In the traditional art world, a curator selects pieces of artwork that together construct a narrative, convey a vision or tell a story about some aspect of how the world operates. Today, we are increasingly overwhelmed by the access to and availability of information, which produces a sort of analysis paralysis in terms of crafting that story of how the world works. Without trusted filters, who help us sift the signal from the noise, we're left either utterly overwhelmed by the sheer abundance of information or paralytically confined to an echo chamber of our existing knowledge and beliefs, seeking out only information that confirms them. Today's information curators are these trusted filters that help us make sense of the world.

An "interestingness curator" is simply a curiosity guide—someone who digs out interesting cross-disciplinary content in a way that allows people to become interested in things they didn't know they were interested in until they discovered them. What makes an interestingness curator different from an information curator, or at least a more specialized variety of one, is that today's information economy tends to have an air of newsiness and is often driven by what I call the "Digg mentality”—a small number of very active users allow sensationalist but not necessarily substantive information to float to the top, burying content that may be a bit older and more esoteric, but is nonetheless fascinating and noteworthy. An interestingness curator is an antidote to this, finding those fascinations and, over time, empowering creativity by creating the right intellectual conditions for the crosspollination of these different ideas in one's mental petri dish of resources.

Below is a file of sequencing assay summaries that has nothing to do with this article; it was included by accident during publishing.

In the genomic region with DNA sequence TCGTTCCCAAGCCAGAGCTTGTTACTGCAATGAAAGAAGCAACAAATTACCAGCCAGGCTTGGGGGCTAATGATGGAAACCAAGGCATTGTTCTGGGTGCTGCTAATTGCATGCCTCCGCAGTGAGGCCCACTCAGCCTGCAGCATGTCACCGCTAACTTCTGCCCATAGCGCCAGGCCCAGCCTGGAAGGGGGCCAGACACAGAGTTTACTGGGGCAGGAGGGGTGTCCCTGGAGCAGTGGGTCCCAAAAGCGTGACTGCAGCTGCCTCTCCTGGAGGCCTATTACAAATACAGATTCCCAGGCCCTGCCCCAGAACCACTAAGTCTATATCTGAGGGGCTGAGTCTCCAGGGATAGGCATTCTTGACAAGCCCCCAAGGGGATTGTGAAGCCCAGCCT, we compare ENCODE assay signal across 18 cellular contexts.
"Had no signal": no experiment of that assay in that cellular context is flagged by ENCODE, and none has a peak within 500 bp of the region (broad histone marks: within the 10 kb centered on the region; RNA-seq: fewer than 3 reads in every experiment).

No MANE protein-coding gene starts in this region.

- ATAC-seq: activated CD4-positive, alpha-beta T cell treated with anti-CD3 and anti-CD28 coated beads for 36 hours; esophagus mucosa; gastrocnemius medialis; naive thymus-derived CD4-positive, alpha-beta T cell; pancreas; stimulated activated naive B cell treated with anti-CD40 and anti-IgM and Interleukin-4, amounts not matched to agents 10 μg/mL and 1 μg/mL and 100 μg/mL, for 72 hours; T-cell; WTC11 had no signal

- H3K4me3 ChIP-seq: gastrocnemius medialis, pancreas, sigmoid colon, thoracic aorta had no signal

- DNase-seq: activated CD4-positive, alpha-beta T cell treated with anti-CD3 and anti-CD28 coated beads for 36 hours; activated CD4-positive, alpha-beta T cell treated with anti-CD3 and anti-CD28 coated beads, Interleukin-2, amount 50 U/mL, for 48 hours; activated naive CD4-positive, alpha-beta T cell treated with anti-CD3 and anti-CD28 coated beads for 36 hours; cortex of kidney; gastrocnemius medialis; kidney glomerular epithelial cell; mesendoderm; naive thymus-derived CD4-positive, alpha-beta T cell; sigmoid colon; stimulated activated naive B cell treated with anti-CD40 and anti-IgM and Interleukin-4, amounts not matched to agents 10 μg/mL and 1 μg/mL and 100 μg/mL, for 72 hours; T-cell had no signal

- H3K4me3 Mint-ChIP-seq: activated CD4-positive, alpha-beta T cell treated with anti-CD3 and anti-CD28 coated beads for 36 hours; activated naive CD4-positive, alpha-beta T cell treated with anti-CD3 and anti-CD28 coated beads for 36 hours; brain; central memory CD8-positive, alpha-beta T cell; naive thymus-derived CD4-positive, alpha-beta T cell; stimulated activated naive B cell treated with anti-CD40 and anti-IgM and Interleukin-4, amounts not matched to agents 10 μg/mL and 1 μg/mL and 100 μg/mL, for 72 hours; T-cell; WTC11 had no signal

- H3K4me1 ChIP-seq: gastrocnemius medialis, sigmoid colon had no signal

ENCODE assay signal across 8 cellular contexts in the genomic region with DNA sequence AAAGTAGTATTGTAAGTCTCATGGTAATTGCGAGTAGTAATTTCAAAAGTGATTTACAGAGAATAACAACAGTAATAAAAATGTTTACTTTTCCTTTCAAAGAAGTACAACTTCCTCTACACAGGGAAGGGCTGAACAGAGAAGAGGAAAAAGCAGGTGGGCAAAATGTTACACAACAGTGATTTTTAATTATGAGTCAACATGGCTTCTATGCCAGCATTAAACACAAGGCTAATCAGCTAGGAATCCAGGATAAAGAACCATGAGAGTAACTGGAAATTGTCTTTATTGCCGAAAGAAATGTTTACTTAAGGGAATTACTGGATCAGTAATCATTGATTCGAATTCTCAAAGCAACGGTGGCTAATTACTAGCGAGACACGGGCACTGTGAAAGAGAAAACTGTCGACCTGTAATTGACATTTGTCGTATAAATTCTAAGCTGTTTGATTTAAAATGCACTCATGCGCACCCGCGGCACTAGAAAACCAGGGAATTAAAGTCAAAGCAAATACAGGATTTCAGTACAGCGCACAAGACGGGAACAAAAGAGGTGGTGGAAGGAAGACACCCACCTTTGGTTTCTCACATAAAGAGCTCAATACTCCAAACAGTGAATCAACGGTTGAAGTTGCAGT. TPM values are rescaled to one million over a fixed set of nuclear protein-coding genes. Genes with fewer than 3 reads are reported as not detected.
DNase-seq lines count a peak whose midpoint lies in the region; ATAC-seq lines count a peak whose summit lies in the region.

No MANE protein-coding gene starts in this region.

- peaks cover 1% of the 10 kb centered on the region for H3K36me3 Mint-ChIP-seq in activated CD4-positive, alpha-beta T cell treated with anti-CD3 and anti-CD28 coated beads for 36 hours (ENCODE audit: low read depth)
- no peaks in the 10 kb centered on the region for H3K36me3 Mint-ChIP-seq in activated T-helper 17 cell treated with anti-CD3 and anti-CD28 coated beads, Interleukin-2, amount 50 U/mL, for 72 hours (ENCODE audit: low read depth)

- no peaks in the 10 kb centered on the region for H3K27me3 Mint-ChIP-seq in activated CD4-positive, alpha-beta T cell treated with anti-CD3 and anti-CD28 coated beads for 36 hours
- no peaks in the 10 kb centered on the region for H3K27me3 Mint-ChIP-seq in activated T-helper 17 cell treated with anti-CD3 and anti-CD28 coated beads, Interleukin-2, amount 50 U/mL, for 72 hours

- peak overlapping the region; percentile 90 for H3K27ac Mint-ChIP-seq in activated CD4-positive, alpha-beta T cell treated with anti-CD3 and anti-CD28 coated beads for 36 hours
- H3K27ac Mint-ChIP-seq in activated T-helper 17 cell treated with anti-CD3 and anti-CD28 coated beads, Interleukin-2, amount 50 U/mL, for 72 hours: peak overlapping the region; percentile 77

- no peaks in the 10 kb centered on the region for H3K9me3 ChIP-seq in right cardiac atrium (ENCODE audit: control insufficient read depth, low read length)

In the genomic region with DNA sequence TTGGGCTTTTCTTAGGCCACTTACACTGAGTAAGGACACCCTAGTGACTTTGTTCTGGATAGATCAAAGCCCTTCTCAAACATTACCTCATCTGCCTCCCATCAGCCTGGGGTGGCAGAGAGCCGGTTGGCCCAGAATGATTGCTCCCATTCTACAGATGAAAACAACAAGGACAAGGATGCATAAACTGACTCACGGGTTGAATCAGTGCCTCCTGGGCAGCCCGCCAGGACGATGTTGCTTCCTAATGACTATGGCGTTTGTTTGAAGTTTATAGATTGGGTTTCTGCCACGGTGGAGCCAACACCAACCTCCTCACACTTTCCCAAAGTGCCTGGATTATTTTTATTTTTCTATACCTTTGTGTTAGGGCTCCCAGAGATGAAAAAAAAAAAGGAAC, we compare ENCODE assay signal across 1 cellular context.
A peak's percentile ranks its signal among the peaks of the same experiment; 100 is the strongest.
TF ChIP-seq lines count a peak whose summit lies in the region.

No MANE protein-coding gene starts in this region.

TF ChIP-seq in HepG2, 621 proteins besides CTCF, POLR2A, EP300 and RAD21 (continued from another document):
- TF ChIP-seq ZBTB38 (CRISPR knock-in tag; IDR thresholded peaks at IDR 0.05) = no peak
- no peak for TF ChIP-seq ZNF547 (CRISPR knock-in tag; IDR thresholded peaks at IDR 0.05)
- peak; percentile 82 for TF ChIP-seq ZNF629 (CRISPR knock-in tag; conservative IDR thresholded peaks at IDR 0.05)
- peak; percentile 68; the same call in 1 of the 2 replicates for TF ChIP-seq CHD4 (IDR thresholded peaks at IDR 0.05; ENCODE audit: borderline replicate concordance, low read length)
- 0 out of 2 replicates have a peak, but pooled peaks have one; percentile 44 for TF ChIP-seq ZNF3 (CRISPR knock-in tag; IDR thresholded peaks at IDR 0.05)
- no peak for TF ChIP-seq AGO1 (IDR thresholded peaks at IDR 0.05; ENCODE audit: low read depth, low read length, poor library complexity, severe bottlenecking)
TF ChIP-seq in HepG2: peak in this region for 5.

Artists provoke, inspire, spark.

Historically, artists have always been the ones to frame what matters in the world and provide social commentary on the era's sociocultural phenomena. While our definition of "community" will evolve—from tribes to neighborhoods to online networks—the role of the artist will always remain the same: to provoke, to inspire, to spark storytelling around the issues that define us as a civilization. The difference, perhaps, is that today's artists have the opportunity to reach much wider audiences via constantly proliferating media channels. And with this opportunity comes a certain responsibility to make the message of art one that steers humanity for the better…. it's safe to say there are certain types of broader messages that are universally "good" and the world can never have too much of—empathy, compassion, kindness to each other and to our planet. It is my belief that art and its creators carry both the burden and the enormous opportunity of filling the world with these universals.

Maria has one piece of advice…

Be curious. Be constantly, consistently, indiscriminately curious.

This article originally appeared in a slightly different form in the 2010 NEA Arts magazine issue, The Art (and Science) of Creativity.